Welcome to a new year and to the first issue of Forbes Asia for 2021. As we enter this new year, it’s natural to have fresh hope for change and renewal. Vaccines are rolling out around the globe, raising expectations that the end of the pandemic is in sight. The U.S. has a new, and very different, administration, and it is already causing shifts in the global political scene, including across Asia.
To be sure, the more things change, the more they stay the same. The U.S.-China relationship seems to have undergone a fundamental shift towards what is termed by some as “strategic competition.” Attitudes toward travel and healthcare may also be permanently altered.
The emerging new normal presents some intriguing juxtapositions. The capital markets are buoyant (even frothy), with stock markets hitting new highs, despite a very mixed picture coming from economic data. Investors are betting on future growth from a post-Covid-19 recovery by deploying huge amounts of liquidity now available around the world. Yet others caution that the bills may soon come due and that current valuations are unsustainable.
This picture of a glass half-full and half-empty can be seen in Hong Kong’s 50 Richest list in this issue. Hong Kong is in the midst of a perfect storm of a pandemic, social unrest and collateral damage from a trade war. Unemployment is up and the economy is down. Yet the benchmark Hang Seng index has risen since the 2020 list was calculated (albeit by just 5%). The total net worth of the 50 is also higher, even as a majority—27 listees—saw a drop in their wealth over this period.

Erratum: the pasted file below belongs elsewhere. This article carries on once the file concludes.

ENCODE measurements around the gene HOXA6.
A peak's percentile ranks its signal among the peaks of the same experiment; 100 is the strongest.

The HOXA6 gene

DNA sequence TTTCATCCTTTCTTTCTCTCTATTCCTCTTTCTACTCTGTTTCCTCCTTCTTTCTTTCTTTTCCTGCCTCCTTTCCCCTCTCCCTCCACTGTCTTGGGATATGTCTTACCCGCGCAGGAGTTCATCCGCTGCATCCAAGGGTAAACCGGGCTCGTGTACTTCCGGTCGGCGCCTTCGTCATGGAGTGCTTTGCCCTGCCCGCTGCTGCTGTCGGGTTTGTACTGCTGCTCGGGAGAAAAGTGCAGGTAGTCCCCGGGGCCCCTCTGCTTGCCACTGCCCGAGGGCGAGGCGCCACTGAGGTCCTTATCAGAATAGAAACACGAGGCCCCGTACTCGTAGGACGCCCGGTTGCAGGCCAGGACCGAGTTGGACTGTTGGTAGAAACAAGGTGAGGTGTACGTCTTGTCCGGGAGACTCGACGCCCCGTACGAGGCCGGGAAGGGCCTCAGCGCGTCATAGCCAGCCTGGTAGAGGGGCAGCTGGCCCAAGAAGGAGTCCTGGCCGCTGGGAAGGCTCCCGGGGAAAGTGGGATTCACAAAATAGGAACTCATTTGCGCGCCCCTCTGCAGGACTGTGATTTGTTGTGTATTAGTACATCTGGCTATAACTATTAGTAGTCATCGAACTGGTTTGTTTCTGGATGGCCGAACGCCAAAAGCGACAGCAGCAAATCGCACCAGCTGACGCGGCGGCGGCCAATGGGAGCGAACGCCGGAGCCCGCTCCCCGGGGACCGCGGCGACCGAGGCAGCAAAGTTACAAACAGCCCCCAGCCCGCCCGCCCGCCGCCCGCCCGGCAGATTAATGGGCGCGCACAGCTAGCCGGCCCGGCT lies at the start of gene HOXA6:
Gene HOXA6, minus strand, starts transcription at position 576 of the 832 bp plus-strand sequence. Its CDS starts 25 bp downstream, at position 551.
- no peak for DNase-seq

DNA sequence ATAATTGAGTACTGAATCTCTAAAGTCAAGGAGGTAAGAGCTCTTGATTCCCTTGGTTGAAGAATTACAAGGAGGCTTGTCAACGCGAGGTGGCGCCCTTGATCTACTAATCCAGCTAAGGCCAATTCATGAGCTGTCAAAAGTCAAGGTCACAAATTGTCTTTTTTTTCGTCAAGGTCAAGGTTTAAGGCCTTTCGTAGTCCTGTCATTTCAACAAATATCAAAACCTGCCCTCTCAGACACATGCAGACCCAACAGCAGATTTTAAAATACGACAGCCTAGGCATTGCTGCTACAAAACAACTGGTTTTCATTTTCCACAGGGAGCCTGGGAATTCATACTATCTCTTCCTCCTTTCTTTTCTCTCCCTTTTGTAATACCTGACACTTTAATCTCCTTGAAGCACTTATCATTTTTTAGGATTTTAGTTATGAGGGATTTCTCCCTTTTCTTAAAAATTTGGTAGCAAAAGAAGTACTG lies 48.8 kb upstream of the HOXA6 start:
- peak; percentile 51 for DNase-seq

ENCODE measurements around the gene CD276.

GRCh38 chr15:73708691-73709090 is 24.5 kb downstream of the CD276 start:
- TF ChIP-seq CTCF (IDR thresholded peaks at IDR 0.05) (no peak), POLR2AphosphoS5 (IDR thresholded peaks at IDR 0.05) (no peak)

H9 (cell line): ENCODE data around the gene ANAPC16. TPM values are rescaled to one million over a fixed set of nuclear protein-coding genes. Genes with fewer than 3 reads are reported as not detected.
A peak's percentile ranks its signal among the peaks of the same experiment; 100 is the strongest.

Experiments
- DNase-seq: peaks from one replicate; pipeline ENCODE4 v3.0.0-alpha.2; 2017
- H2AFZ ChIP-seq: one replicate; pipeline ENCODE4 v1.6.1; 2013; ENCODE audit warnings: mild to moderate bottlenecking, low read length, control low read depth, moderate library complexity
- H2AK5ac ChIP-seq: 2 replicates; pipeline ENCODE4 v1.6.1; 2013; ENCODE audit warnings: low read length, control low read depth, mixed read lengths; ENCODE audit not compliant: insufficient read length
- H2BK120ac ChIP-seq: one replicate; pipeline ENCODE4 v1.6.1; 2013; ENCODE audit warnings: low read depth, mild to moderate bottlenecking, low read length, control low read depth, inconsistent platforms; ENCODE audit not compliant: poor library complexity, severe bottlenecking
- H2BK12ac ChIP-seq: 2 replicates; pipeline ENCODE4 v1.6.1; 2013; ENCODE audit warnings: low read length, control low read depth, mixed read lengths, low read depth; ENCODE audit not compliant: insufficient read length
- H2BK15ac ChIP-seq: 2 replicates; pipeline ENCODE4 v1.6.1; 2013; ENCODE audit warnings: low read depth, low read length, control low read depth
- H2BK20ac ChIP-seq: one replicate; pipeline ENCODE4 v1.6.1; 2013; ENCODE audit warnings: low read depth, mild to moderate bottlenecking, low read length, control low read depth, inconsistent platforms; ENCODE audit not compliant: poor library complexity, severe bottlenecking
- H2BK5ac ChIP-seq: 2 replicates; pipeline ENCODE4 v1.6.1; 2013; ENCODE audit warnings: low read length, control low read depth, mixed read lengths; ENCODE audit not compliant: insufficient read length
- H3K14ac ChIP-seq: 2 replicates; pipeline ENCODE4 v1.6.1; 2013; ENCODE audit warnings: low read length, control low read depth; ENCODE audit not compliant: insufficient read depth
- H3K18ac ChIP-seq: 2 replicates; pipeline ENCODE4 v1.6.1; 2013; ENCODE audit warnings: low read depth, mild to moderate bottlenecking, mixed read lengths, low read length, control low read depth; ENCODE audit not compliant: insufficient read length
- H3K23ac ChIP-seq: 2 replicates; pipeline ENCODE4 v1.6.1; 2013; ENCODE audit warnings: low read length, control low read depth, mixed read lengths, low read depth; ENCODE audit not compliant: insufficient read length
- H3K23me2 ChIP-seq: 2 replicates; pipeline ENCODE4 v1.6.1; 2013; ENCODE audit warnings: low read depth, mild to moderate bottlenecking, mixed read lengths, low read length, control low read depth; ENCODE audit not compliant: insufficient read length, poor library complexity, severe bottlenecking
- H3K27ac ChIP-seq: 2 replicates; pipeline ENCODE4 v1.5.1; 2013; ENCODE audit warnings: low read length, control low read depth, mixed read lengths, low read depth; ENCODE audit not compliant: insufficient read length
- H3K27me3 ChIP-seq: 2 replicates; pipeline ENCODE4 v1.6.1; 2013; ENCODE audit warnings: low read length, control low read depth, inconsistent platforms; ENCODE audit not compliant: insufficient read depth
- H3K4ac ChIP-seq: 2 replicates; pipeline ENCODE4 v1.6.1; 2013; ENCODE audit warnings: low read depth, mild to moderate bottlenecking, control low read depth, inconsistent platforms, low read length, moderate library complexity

One of Hong Kong’s most astute investors, Goodwin Gaw, profiled in this issue, encountered his own dilemma this year. He figured, reasonably enough, that the pandemic would create a buying opportunity to snap up discounted property. Yet he found the opposite, scant supply and few bargains. “When there are no sellers in the market, there is no price correction to speak of,” he says in the profile. Despite that disappointment, Gaw and his family have done so well over the last few years with their public and private investments that they have regained a spot on this year’s list.
Another profile in this issue is of billionaire Ye Guofu from China, and it reveals another paradox. Founder of the retail chain Miniso, Ye succeeded in building a global retail brand based mostly on brick-and-mortar stores around the world, despite the long-term decline in traditional retail, a trend accelerated by the pandemic. He is so passionate about old-school retail that he has earned the nickname in China of kai dian kuang mo, the store-opening maniac.
If this all sounds familiar, that may be because it is. Forbes has long espoused the notion that good entrepreneurs often win by flouting conventional wisdom—taking a risk when others are fearful. The conflicting signals shown in this issue—and happening in the wider global economy—may perhaps indicate a fertile environment for some to grab opportunities and create newfound wealth.
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I am the editor and executive director-content for Forbes Asia, the latest in various Forbes roles in Asia, including postings in Hong Kong, Jakarta and Singapore. Among